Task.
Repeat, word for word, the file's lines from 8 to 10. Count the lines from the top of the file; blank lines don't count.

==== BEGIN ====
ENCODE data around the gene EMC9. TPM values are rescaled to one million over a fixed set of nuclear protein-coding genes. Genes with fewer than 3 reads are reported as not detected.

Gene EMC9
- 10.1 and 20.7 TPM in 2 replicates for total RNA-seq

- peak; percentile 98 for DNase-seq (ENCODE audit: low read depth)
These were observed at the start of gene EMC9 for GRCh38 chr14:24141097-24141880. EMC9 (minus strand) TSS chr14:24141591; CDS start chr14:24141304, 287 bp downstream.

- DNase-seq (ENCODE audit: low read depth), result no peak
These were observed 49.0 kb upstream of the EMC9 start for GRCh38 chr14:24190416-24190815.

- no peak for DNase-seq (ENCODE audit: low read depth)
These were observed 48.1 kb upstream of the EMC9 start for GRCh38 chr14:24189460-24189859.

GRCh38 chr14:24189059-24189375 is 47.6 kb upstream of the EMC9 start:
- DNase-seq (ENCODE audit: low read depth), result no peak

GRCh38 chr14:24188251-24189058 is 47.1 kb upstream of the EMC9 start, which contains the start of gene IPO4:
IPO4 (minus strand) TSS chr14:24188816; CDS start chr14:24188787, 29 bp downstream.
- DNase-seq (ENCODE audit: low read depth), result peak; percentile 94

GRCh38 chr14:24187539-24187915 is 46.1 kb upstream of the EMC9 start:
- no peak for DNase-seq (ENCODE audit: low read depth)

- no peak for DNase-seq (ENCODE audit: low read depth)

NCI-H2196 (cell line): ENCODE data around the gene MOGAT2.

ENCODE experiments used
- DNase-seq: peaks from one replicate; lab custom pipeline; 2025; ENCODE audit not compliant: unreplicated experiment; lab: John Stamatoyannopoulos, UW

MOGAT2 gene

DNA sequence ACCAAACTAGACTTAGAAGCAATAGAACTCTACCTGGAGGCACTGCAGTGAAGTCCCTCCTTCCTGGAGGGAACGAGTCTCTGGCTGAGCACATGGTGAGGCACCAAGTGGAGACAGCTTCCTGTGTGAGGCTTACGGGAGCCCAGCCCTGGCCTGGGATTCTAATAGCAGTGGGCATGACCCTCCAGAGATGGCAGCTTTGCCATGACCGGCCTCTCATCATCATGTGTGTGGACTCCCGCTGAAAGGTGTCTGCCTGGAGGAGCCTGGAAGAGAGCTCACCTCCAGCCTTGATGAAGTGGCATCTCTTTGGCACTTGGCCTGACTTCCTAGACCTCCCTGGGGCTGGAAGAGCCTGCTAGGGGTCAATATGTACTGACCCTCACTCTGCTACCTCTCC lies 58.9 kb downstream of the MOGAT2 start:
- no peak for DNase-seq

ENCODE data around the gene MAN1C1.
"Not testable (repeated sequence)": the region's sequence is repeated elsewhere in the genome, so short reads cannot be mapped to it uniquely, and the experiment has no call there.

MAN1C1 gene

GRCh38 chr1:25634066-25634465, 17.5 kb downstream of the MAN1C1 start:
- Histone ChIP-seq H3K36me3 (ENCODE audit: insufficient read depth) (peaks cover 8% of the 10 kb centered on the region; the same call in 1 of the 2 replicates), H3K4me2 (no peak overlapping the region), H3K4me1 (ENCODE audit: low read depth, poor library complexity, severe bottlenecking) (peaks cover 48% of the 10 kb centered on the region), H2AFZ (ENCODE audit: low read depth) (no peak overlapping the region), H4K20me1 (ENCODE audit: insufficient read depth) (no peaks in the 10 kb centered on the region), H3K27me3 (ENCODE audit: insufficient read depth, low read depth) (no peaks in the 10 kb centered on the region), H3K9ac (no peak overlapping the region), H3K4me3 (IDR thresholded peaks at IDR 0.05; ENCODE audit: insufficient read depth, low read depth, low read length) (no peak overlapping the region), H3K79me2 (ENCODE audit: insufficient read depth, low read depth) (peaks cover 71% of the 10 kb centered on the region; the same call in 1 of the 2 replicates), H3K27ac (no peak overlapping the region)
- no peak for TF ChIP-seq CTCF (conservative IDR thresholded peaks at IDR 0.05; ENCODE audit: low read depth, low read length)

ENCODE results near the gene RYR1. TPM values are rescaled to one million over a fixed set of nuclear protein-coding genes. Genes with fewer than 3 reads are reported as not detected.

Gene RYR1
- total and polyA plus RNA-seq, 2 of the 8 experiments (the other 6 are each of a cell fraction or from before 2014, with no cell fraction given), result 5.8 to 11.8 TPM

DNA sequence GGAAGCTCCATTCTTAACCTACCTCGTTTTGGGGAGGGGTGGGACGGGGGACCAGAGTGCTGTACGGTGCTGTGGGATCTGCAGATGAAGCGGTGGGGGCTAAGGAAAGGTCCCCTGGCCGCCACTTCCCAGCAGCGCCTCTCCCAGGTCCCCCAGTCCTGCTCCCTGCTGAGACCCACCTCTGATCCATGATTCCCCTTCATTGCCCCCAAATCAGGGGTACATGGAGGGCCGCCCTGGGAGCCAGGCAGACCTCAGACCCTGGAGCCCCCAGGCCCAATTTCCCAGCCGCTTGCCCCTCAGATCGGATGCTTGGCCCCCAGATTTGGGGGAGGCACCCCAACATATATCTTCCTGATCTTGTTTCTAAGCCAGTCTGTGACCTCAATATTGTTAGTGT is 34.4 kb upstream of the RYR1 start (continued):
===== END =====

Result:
- no peak for DNase-seq (ENCODE audit: low read depth)
These were observed 48.1 kb upstream of the EMC9 start for GRCh38 chr14:24189460-24189859.

GRCh38 chr14:24189059-24189375 is 47.6 kb upstream of the EMC9 start: